Tomb Raider Review

The Tomb Raider reboot, originally released in 2013, was one of the best games I played that year. It was so great I played through it twice, once of the only modern games I’ve ever done that for. Now that it’s been re-released on XBox One and Playstation 4, I thought this would be an opportune time to re-review the game, too.

When I first saw the game play footage of the rebooted Tomb Raider at the 2012 E3, the only thing I was angry about was why I had to wait over half a year to play the game. It was impressive stuff so when the game came out, I was quick to get my hands on a copy.

When I see an impressive trailer for a game or movie, the thing I always remind myself of is trailer for The Phantom Menace. The trailer for that movie was awesome but the movie, as we know, was sub par  It’s a little Jedi mind trick I do to keep my expectations in check. Once I started playing Tomb Raider, I was very happy to discover that the trailer matched the finished product. This game is just superb.

If you’ve played any of the Uncharted games, you’ll love this new Tomb Raider as it borrows heavily from that series. Which is fitting, really, given Uncharted borrowed heavily from the original Tomb Raider series.

But I digress.


Tomb Raider hits it out of the park on almost every level. It marries incredible visuals with music and sound effects that befit the moment, raising the tension during any one of the many great action sequences or helping to convey the raw emotion that Lara feels during her journey.

The game play is engrossing and rarely do you feel lost or unsure of where to go or what to do next. And the aforementioned action sequences are so much fun to play that you’re compelled to keep playing just to get to the next exciting, action packed moment. In that way, this game is like digital crack. It’s hard to pull yourself away from.

Indeed, once I sat down to start playing Tomb Raider, I didn’t stop for hours and was surprised to learn that I’d given over my entire morning to the game. I played it steadily for the next few days, completing it in three days with a 66% completion rate. And when I was done, I felt compelled to play it again (something I rarely do when I finish a game) and to try and find all the secret areas and raid those tombs for the extra rewards.

The voice acting is generally great, and motion capture helps to enhance Lara’s journey through Yamatai. And the fixed camera switches between steady tracking, jerky motion cam, close ups and sweeping vistas, helping to make the whole game feel like a well directed action movie. It’s incredible how well this approach works and Crystal Dynamics should be commended for it.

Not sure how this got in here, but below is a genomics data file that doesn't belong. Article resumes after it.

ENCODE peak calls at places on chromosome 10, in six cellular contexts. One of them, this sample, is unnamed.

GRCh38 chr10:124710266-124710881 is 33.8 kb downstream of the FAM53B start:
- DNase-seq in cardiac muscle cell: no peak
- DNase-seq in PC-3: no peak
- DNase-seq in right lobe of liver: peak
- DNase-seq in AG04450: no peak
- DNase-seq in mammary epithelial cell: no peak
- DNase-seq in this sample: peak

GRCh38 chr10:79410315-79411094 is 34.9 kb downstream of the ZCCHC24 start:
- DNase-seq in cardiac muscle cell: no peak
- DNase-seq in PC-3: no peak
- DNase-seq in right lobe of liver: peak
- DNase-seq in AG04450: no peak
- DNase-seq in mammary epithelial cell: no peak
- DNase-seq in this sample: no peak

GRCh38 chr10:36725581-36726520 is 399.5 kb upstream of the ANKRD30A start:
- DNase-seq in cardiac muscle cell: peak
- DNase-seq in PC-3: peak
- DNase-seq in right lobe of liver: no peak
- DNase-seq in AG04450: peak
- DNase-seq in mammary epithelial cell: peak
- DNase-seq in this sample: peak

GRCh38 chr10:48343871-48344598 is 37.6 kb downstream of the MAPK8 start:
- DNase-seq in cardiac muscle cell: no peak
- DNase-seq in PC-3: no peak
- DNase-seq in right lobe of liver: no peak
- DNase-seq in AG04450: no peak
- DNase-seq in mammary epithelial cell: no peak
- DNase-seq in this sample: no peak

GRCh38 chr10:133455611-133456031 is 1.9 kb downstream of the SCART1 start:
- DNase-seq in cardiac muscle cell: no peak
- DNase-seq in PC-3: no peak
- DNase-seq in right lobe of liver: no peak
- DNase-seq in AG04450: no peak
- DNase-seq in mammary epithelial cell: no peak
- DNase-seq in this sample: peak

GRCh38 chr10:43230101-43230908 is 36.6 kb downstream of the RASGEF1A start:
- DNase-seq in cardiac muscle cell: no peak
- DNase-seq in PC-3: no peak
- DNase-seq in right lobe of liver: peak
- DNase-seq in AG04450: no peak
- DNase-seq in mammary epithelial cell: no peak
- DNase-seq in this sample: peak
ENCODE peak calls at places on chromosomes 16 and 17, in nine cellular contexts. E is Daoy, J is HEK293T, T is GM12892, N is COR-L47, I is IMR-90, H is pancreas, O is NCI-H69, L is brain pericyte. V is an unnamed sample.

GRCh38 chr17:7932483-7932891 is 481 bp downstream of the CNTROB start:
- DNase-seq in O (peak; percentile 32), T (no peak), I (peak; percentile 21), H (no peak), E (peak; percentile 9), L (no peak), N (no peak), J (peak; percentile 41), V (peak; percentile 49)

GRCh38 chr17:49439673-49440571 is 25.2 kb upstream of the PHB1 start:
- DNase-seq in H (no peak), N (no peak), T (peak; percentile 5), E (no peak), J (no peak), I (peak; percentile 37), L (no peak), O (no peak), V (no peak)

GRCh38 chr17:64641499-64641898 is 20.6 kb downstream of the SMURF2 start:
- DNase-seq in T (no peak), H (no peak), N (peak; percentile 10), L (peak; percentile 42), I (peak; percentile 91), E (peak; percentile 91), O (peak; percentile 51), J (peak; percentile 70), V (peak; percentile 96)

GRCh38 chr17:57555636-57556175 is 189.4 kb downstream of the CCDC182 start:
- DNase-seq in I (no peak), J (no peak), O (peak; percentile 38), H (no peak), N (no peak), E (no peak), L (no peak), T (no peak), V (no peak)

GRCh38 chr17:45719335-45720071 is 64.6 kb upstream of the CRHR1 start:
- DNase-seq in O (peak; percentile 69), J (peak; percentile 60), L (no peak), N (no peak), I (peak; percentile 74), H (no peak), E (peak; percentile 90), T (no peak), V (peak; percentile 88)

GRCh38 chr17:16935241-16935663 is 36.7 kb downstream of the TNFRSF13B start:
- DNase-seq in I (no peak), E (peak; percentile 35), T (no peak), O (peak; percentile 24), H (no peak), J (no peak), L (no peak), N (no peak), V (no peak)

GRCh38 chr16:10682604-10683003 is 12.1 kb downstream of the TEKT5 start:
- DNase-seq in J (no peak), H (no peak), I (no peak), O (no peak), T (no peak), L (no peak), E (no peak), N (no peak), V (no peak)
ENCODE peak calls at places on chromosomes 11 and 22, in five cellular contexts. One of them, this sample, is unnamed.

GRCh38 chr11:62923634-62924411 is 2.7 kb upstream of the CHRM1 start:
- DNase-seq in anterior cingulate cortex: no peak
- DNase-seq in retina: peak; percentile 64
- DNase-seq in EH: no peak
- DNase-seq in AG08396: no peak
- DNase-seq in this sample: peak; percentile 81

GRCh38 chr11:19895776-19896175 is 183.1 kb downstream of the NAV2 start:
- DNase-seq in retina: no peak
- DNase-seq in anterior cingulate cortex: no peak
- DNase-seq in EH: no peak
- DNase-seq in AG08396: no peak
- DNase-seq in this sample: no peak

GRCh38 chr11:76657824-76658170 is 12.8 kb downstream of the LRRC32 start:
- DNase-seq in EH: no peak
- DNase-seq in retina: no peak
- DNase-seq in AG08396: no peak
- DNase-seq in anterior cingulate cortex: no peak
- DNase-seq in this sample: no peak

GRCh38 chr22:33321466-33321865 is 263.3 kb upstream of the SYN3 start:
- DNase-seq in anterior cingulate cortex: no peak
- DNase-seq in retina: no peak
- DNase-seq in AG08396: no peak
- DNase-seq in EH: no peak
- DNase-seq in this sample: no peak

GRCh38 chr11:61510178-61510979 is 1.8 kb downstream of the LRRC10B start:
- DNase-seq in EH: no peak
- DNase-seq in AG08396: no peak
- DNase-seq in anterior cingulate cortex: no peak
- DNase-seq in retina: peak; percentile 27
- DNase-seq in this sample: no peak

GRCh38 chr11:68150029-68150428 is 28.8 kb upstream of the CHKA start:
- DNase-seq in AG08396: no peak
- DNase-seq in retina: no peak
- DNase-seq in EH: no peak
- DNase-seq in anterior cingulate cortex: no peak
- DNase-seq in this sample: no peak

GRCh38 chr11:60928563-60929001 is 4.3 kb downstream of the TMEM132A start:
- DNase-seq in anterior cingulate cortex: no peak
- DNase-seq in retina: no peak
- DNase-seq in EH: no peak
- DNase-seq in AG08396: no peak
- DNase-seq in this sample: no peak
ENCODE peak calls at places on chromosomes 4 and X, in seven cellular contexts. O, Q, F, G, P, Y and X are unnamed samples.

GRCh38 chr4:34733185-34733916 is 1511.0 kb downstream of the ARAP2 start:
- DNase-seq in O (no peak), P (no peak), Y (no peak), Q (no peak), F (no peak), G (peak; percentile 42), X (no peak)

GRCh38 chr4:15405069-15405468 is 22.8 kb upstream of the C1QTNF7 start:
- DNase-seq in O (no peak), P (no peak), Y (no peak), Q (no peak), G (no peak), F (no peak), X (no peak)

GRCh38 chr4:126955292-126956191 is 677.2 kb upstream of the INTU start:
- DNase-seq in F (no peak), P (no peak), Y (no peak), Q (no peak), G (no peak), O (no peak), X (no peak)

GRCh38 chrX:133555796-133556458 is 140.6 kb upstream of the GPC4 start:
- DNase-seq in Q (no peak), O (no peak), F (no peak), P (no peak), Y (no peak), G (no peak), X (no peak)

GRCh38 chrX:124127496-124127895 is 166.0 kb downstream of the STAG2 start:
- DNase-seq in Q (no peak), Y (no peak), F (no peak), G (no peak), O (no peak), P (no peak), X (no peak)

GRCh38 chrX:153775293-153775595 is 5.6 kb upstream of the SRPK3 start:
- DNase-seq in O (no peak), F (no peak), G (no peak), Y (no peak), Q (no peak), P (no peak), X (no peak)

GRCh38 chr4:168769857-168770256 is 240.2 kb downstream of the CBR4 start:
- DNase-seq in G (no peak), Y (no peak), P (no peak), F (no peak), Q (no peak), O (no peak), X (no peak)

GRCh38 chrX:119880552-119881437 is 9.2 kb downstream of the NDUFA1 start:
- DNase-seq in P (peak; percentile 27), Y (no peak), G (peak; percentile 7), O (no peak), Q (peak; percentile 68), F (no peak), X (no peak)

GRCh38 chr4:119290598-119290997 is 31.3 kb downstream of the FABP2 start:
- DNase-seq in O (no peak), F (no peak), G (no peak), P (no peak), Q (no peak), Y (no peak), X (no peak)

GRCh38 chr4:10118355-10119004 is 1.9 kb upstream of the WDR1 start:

The game also implements an experience point system, allowing the player to upgrade not only Lara’s weapons but also Lara herself. Thematically this works well, delivering on the reboot aspect of this game as it takes Lara from a naive young girl to a woman who has learned how to become a survivor. It also works well from a game play perspective as it encourages the player to actively look for things that may provide extra XP, even if it takes them “off the beaten path”, so to speak. This is in contrast to, say, Arkham Asylum, where you can find Riddler trophies to similarly upgrade Batman’s skills, but there it feels forced and almost redundant. Here it works very, very well.

Combat sequences work well with an excellent cover system, and multiple options for Lara to defeat her enemies. Although she only has four main weapons, she can also use her pick axe to kill enemies and later upgrades allow her to dodge and throw dirt in enemies faces for some dirty, rough and tumble fighting.


The game isn’t entirely perfect. Where it falls down slightly is the writing. While the plot is easy to follow, sometimes Lara seemed to know things about what was happening that I, for the life of me, couldn’t figure out how she knew. And yet ironically, sometimes I’d find another survivors journal or a secret ancient artifact, revealing some of the history and background of the island, and yet later Lara would be having a conversation with one of her fellow survivors and claim not to know things she should now know because I found those secret items. I guess it’s probably too hard to adjust your pre-ordained story sequences to fit things a player may or may not find, but more often than not these inconsistencies served only to frustrate and sometimes confuse me.

The only other minor quibble I had with the game was that it often failed to reward Lara when you, as the player, had worked hard towards a goal the game had given you. For instance, at one point in the game Lara sets herself the task of saving a downed pilot. This is portrayed as A Big Thing for her and a key to getting off the island, and the action sequence that follows as she races desperately to get to the pilot is incredible, tense and a little difficult. But just as Lara is about to get to the pilot, the pilot is killed. It makes you wonder why they set up this entire sequence if you’re not going to pay off on the reward. There are many times in the game where similar things happen and it almost makes you feel defeated. You could argue this is what the writers were trying to achieve, trying to make the player feel as helpless and hopeless as Lara would have felt (y’know… if this was  real) but to me it felt a little pointless and detracted from the story.


But these are minor quibbles and ultimately Tomb Raider is just a joy to play. I highly recommend that anyone who owns a console or PC capable of playing it get out there ASAP and grab themselves a copy.

Final Brisbane Gamer Score: 9.5/10


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